Beginnings, They’re Easy… Easy to Mess Up
Put a wastebasket a couple of yards from where you are. Then crumple up a sheet of paper and throw it into the basket. Chances are that even if your aim was three or four degrees wrong the ball of paper still fell into the basket.
Instead, if a rocket aimed to the moon were to be launched with an error of four degrees, in the most optimistic scenario it would miss the moon by a margin of thousands and thousands of miles.
A novel is like that rocket. It has to cover a very long distance. So every word you write at the beginning is terribly important. In fact, if you make a minuscule mistake here that mistake is bound to multiply in the subsequent pages.
That’s why, in general beginnings are the last place to choose to try new techniques, to write meta literature, and on and on.
Of course, this might sound a bit dogmatic. And it probably is. But to show how good you are at telling your story, at the very least you should make sure your readers have an idea of what it is they’re reading.
Only then you can show off, after long and careful consideration, how good you are. And that usually means you decide against showing off at all and keep telling the damn story instead.
In fact readers have at their disposal only the words written by the author. So it’s imperative for those words to make a lot of sense and flow as smoothly as possible. To prevent readers from ever stopping to ask questions. You know, like what the hell does it all mean?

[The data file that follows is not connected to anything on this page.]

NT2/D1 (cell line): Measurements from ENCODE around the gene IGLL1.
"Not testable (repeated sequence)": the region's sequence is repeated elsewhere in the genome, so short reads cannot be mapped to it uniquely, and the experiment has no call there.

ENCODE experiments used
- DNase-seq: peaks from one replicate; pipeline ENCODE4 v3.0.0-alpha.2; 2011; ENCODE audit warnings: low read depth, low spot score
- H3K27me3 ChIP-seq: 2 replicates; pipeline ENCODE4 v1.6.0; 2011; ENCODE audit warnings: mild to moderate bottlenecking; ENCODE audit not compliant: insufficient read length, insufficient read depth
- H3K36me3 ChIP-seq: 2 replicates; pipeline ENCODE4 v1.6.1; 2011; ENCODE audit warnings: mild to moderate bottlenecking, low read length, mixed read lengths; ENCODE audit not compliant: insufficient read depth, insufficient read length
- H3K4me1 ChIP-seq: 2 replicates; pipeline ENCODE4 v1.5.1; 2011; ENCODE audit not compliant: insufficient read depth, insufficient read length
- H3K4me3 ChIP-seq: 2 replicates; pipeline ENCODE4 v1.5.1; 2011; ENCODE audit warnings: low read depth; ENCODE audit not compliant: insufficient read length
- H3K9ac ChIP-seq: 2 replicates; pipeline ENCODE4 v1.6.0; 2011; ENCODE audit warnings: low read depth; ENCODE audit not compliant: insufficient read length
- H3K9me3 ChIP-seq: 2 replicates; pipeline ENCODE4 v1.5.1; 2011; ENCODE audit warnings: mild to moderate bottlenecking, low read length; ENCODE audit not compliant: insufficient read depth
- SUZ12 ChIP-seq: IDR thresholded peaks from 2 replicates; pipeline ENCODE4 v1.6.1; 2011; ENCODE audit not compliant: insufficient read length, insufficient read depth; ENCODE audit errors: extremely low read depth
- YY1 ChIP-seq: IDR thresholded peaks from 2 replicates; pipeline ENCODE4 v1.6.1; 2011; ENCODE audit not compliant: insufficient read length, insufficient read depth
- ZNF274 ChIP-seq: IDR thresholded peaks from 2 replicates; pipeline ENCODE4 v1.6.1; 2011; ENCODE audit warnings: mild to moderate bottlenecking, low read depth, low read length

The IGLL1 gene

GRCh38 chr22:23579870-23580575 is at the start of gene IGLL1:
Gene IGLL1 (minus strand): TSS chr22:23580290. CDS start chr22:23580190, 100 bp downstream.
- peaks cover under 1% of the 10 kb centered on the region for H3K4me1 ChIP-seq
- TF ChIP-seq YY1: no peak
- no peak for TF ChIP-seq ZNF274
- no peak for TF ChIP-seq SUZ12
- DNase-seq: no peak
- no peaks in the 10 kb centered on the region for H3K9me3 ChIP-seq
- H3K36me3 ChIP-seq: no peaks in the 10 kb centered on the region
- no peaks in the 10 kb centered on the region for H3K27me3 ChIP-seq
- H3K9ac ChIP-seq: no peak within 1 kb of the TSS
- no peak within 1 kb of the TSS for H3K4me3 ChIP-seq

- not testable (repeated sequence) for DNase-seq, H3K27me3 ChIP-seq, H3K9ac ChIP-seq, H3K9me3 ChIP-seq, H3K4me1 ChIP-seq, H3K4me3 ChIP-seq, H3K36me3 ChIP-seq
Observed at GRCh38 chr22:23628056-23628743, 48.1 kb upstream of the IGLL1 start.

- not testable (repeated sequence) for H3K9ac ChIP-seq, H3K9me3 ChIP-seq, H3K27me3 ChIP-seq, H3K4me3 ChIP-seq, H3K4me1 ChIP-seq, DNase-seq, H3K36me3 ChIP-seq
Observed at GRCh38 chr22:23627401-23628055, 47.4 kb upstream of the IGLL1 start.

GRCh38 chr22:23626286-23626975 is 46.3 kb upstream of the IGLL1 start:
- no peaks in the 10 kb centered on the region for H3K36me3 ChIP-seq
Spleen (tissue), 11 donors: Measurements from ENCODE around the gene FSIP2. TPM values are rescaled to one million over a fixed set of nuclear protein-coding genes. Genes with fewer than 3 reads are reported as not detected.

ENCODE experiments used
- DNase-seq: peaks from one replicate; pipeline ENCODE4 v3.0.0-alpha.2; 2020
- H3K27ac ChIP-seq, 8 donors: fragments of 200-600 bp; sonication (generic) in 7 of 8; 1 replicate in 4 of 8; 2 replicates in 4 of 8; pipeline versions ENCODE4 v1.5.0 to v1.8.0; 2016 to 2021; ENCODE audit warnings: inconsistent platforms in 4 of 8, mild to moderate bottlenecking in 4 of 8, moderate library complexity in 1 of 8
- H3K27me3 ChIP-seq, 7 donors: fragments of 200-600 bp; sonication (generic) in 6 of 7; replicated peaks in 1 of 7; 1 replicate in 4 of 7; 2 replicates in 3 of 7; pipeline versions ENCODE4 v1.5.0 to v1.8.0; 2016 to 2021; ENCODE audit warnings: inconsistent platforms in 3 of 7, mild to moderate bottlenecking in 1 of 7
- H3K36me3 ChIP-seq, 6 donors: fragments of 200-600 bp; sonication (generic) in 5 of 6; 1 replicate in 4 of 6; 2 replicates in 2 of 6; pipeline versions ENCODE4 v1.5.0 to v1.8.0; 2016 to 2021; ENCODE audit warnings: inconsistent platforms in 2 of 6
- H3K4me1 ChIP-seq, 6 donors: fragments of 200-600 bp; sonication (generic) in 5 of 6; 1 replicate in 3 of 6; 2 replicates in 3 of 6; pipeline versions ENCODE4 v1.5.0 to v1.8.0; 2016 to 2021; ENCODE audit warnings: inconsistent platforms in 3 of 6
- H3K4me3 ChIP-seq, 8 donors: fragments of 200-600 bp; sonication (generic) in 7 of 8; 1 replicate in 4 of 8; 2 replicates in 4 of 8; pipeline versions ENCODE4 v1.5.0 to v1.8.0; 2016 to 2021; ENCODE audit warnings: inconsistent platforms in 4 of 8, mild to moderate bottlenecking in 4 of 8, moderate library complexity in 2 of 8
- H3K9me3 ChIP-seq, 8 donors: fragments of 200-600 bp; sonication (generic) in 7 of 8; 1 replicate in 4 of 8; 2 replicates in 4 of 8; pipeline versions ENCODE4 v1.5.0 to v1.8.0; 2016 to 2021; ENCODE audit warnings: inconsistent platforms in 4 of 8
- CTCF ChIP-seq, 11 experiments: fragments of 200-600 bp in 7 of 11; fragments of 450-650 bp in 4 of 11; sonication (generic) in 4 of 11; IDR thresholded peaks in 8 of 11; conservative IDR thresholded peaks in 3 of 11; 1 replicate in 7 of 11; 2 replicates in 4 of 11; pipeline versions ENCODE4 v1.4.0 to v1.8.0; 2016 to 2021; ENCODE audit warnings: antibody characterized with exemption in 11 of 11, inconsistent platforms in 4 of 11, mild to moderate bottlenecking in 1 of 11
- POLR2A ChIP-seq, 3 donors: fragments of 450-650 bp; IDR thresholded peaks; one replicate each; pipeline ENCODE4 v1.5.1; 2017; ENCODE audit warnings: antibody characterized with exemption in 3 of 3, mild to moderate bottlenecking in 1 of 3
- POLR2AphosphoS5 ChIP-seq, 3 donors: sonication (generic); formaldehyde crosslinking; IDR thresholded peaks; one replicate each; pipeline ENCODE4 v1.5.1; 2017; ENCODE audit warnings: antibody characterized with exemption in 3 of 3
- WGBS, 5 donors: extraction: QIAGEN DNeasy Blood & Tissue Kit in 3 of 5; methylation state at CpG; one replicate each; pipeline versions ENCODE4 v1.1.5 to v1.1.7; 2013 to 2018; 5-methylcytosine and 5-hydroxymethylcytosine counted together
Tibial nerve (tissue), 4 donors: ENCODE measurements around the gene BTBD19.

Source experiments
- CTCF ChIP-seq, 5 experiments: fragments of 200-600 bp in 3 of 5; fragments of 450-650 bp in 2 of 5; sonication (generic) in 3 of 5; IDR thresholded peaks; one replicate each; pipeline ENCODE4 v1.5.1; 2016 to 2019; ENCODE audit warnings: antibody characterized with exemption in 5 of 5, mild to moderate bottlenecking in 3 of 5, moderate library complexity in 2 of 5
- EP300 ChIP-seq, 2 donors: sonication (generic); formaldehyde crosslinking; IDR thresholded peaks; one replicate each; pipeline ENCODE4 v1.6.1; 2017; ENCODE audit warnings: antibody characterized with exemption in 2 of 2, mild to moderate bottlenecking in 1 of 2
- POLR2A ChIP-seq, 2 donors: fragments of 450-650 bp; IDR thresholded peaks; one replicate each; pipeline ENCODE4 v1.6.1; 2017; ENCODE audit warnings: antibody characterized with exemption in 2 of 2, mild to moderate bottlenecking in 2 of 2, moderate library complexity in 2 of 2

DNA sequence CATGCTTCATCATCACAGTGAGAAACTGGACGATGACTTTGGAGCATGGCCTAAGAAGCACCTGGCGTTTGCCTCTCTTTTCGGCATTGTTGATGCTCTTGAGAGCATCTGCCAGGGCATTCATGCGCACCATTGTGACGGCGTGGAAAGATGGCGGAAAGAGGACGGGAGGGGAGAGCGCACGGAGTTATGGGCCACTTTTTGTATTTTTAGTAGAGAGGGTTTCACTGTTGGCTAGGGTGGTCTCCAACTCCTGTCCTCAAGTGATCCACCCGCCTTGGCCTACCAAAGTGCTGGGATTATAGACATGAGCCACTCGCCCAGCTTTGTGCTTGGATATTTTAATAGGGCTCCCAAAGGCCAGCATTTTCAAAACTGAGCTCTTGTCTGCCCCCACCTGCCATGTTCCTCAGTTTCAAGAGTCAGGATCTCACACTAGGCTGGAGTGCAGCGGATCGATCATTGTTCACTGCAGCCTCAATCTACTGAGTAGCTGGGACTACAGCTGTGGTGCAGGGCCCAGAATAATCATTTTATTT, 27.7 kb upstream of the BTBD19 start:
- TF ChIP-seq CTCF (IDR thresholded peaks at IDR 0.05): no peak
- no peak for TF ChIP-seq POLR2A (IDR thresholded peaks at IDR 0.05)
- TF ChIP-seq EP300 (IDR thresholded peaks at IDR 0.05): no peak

With this I’m not saying beginnings must be shrunk down to microscopic dimensions and made as simple to use as a toilet — provided it’s not one of those contraptions NASA came up with for those lucky astronauts having to deal with a zero-gravity environment. What I’m saying is that the sooner you let your readers know about the kind of story they are about to read and the sooner they can decide whether to follow you or not.
And this is good. Because those who follow you are bound to end up finding your story a worthy one. And those who decide your story isn’t for them will have nothing to say about wasting their time with something that ultimately didn’t cater to their tastes.